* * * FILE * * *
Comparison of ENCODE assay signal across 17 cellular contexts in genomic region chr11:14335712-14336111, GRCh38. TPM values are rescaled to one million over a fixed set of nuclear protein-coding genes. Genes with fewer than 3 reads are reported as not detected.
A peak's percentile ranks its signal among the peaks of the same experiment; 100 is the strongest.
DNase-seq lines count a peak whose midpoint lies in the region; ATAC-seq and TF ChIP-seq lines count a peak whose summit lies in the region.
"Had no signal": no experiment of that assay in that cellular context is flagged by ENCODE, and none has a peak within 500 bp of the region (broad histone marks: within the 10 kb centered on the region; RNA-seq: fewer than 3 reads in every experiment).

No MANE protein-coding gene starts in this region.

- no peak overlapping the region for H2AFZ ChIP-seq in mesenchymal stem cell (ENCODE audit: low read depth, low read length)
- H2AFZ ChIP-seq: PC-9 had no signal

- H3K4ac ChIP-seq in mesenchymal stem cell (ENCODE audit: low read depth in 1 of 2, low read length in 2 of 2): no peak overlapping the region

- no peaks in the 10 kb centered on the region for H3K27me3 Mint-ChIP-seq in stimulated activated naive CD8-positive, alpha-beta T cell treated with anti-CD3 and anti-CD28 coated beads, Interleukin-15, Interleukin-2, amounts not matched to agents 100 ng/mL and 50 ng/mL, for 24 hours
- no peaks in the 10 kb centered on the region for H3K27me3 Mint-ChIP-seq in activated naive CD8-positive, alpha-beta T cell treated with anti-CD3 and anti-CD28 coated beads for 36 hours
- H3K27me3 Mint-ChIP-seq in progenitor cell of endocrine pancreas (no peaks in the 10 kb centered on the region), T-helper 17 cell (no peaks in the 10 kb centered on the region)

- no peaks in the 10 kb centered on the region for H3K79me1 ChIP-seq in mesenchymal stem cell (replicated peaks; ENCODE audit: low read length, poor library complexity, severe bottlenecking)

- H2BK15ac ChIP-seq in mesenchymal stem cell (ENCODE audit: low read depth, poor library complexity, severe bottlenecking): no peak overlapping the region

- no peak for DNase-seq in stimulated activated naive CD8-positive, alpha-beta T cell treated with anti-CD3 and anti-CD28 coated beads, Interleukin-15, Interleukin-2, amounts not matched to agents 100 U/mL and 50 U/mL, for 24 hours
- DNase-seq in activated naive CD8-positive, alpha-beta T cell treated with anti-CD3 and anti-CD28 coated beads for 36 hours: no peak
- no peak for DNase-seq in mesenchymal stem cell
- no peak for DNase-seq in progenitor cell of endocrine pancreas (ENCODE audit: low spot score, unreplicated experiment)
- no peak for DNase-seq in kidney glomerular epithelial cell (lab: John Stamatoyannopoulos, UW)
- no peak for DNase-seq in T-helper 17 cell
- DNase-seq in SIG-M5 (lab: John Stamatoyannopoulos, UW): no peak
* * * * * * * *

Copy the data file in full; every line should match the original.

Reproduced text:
Comparison of ENCODE assay signal across 17 cellular contexts in genomic region chr11:14335712-14336111, GRCh38. TPM values are rescaled to one million over a fixed set of nuclear protein-coding genes. Genes with fewer than 3 reads are reported as not detected.
A peak's percentile ranks its signal among the peaks of the same experiment; 100 is the strongest.
DNase-seq lines count a peak whose midpoint lies in the region; ATAC-seq and TF ChIP-seq lines count a peak whose summit lies in the region.
"Had no signal": no experiment of that assay in that cellular context is flagged by ENCODE, and none has a peak within 500 bp of the region (broad histone marks: within the 10 kb centered on the region; RNA-seq: fewer than 3 reads in every experiment).

No MANE protein-coding gene starts in this region.

- no peak overlapping the region for H2AFZ ChIP-seq in mesenchymal stem cell (ENCODE audit: low read depth, low read length)
- H2AFZ ChIP-seq: PC-9 had no signal

- H3K4ac ChIP-seq in mesenchymal stem cell (ENCODE audit: low read depth in 1 of 2, low read length in 2 of 2): no peak overlapping the region

- no peaks in the 10 kb centered on the region for H3K27me3 Mint-ChIP-seq in stimulated activated naive CD8-positive, alpha-beta T cell treated with anti-CD3 and anti-CD28 coated beads, Interleukin-15, Interleukin-2, amounts not matched to agents 100 ng/mL and 50 ng/mL, for 24 hours
- no peaks in the 10 kb centered on the region for H3K27me3 Mint-ChIP-seq in activated naive CD8-positive, alpha-beta T cell treated with anti-CD3 and anti-CD28 coated beads for 36 hours
- H3K27me3 Mint-ChIP-seq in progenitor cell of endocrine pancreas (no peaks in the 10 kb centered on the region), T-helper 17 cell (no peaks in the 10 kb centered on the region)

- no peaks in the 10 kb centered on the region for H3K79me1 ChIP-seq in mesenchymal stem cell (replicated peaks; ENCODE audit: low read length, poor library complexity, severe bottlenecking)

- H2BK15ac ChIP-seq in mesenchymal stem cell (ENCODE audit: low read depth, poor library complexity, severe bottlenecking): no peak overlapping the region

- no peak for DNase-seq in stimulated activated naive CD8-positive, alpha-beta T cell treated with anti-CD3 and anti-CD28 coated beads, Interleukin-15, Interleukin-2, amounts not matched to agents 100 U/mL and 50 U/mL, for 24 hours
- DNase-seq in activated naive CD8-positive, alpha-beta T cell treated with anti-CD3 and anti-CD28 coated beads for 36 hours: no peak
- no peak for DNase-seq in mesenchymal stem cell
- no peak for DNase-seq in progenitor cell of endocrine pancreas (ENCODE audit: low spot score, unreplicated experiment)
- no peak for DNase-seq in kidney glomerular epithelial cell (lab: John Stamatoyannopoulos, UW)
- no peak for DNase-seq in T-helper 17 cell
- DNase-seq in SIG-M5 (lab: John Stamatoyannopoulos, UW): no peak